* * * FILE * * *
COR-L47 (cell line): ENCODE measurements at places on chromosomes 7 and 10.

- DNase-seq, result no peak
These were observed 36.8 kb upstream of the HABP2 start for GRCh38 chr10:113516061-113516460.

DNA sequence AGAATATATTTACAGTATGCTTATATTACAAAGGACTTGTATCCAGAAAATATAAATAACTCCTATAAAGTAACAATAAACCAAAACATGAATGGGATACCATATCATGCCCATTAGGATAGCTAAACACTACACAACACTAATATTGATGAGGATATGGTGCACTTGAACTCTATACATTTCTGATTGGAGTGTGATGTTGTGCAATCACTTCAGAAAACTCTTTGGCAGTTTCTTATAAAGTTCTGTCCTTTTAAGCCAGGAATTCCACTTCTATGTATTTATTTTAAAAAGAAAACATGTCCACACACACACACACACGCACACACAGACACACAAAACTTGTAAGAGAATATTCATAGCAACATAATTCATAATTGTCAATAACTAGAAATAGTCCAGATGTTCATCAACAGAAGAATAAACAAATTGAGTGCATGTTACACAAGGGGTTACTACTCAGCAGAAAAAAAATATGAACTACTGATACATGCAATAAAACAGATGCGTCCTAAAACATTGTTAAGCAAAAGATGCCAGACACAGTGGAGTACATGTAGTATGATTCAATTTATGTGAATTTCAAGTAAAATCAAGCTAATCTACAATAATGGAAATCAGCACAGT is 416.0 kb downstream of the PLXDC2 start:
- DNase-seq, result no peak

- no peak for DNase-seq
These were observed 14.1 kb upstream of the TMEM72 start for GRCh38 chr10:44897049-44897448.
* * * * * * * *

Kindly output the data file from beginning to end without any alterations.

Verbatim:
COR-L47 (cell line): ENCODE measurements at places on chromosomes 7 and 10.

- DNase-seq, result no peak
These were observed 36.8 kb upstream of the HABP2 start for GRCh38 chr10:113516061-113516460.

DNA sequence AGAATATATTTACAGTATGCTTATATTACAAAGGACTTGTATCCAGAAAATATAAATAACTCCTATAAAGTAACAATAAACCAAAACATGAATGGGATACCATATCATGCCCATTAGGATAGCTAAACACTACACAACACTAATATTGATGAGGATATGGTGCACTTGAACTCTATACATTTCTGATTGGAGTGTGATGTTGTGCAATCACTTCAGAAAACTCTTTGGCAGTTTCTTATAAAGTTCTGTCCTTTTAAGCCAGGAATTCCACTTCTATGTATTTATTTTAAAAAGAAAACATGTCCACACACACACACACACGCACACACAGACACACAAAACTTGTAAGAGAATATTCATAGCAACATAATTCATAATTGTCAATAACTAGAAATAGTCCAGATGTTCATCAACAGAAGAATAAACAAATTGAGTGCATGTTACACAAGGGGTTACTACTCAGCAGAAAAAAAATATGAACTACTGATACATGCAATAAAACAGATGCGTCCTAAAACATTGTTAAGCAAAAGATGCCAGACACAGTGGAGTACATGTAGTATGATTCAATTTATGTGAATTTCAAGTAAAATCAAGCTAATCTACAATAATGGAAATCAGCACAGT is 416.0 kb downstream of the PLXDC2 start:
- DNase-seq, result no peak

- no peak for DNase-seq
These were observed 14.1 kb upstream of the TMEM72 start for GRCh38 chr10:44897049-44897448.